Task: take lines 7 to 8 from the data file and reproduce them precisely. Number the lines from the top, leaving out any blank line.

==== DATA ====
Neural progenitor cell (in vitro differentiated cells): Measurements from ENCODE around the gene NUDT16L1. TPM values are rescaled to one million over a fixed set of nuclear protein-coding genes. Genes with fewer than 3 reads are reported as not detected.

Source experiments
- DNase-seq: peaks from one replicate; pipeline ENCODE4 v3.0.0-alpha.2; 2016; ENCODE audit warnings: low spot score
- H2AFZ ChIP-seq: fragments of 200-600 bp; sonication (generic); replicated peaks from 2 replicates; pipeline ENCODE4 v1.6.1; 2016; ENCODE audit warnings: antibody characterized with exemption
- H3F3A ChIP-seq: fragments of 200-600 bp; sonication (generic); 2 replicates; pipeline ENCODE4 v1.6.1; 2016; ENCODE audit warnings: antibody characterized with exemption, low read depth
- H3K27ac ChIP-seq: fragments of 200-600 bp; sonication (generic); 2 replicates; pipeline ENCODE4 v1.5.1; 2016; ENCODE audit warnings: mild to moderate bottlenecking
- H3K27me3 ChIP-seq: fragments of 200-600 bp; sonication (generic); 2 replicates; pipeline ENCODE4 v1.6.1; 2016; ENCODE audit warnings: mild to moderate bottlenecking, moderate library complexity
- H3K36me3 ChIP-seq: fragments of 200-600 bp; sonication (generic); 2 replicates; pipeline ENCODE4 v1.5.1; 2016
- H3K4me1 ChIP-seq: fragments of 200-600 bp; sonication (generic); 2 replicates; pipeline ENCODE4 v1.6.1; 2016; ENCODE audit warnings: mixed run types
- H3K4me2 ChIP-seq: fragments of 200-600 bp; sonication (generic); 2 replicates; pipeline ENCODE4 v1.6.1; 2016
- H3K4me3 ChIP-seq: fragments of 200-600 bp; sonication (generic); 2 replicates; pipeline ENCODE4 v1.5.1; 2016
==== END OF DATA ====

- H3K27me3 ChIP-seq: fragments of 200-600 bp; sonication (generic); 2 replicates; pipeline ENCODE4 v1.6.1; 2016; ENCODE audit warnings: mild to moderate bottlenecking, moderate library complexity
- H3K36me3 ChIP-seq: fragments of 200-600 bp; sonication (generic); 2 replicates; pipeline ENCODE4 v1.5.1; 2016